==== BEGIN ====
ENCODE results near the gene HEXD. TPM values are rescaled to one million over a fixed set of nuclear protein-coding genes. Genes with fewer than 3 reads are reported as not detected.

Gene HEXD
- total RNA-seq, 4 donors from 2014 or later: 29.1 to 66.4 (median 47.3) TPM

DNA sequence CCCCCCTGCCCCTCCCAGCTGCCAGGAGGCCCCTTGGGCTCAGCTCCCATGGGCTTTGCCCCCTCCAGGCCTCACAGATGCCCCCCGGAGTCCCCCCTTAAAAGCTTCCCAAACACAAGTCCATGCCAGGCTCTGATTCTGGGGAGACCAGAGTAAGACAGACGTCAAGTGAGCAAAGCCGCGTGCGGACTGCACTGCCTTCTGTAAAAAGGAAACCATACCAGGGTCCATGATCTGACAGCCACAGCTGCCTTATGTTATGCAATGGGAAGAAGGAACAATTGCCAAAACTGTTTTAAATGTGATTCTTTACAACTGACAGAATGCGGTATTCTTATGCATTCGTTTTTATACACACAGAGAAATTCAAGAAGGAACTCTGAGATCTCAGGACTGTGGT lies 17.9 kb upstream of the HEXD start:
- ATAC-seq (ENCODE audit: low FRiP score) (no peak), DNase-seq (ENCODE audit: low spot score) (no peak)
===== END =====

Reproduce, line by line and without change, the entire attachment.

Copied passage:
ENCODE results near the gene HEXD. TPM values are rescaled to one million over a fixed set of nuclear protein-coding genes. Genes with fewer than 3 reads are reported as not detected.

Gene HEXD
- total RNA-seq, 4 donors from 2014 or later: 29.1 to 66.4 (median 47.3) TPM

DNA sequence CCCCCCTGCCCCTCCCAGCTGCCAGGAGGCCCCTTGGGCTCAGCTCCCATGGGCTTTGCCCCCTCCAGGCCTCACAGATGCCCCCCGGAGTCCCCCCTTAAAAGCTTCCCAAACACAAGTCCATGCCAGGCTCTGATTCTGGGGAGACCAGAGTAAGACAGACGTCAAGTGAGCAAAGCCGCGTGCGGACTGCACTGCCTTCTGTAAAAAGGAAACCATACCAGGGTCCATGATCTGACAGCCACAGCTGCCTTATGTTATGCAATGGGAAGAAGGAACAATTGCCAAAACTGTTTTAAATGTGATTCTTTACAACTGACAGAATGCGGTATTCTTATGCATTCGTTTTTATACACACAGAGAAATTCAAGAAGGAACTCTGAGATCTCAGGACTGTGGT lies 17.9 kb upstream of the HEXD start:
- ATAC-seq (ENCODE audit: low FRiP score) (no peak), DNase-seq (ENCODE audit: low spot score) (no peak)